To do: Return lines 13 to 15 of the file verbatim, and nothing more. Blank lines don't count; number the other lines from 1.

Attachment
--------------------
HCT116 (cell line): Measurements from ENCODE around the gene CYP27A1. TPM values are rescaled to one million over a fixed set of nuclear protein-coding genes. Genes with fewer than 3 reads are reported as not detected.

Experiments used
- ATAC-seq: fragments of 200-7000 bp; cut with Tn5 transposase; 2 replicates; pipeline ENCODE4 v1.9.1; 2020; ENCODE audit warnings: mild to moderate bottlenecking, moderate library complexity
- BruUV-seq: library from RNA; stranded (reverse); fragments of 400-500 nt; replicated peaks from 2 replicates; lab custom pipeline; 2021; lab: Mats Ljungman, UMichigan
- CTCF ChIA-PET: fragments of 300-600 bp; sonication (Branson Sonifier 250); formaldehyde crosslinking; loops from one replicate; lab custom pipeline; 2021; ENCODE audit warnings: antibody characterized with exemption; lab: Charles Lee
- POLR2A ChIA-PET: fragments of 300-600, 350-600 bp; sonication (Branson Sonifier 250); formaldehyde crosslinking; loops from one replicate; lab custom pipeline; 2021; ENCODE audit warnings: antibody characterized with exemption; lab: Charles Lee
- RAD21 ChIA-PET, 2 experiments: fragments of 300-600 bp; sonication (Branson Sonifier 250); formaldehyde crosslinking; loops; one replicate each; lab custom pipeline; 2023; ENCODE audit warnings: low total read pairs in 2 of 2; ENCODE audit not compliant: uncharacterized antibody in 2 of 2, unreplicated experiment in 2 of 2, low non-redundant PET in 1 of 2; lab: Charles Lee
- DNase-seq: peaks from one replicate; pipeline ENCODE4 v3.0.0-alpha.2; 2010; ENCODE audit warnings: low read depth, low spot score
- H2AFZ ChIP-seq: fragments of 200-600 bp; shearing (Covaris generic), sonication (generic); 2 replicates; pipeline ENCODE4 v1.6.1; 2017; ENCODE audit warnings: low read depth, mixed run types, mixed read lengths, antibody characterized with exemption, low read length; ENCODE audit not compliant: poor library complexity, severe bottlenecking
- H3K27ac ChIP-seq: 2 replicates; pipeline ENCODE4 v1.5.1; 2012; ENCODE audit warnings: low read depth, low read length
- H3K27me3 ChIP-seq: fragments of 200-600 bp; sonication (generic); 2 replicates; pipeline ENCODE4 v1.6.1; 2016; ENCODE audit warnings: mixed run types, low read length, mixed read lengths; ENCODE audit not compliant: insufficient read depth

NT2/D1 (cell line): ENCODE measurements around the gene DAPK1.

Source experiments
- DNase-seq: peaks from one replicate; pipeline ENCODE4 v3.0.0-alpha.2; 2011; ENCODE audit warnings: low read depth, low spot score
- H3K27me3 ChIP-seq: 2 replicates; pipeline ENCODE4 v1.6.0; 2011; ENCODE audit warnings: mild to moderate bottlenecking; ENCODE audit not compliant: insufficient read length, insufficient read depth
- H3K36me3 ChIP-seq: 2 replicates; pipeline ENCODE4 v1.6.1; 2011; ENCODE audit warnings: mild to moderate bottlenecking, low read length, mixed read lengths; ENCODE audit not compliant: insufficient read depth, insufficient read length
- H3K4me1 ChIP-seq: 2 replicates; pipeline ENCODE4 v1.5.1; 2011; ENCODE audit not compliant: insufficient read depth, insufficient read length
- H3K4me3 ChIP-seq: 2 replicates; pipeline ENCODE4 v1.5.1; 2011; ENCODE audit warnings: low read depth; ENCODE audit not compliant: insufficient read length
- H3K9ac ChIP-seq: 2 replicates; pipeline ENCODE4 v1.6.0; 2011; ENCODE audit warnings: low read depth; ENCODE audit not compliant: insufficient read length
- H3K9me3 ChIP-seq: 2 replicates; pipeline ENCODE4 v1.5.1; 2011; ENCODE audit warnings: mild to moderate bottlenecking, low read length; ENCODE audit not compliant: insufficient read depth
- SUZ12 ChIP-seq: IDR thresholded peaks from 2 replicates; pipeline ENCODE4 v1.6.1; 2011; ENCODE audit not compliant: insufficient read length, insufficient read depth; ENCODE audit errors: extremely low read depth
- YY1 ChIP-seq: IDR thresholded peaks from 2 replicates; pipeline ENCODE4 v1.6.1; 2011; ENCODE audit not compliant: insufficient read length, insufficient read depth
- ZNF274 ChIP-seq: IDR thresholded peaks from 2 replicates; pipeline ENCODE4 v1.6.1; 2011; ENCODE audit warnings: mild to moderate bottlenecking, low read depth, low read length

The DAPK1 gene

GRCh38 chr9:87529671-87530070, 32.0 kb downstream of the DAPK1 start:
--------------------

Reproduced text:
Source experiments
- DNase-seq: peaks from one replicate; pipeline ENCODE4 v3.0.0-alpha.2; 2011; ENCODE audit warnings: low read depth, low spot score
- H3K27me3 ChIP-seq: 2 replicates; pipeline ENCODE4 v1.6.0; 2011; ENCODE audit warnings: mild to moderate bottlenecking; ENCODE audit not compliant: insufficient read length, insufficient read depth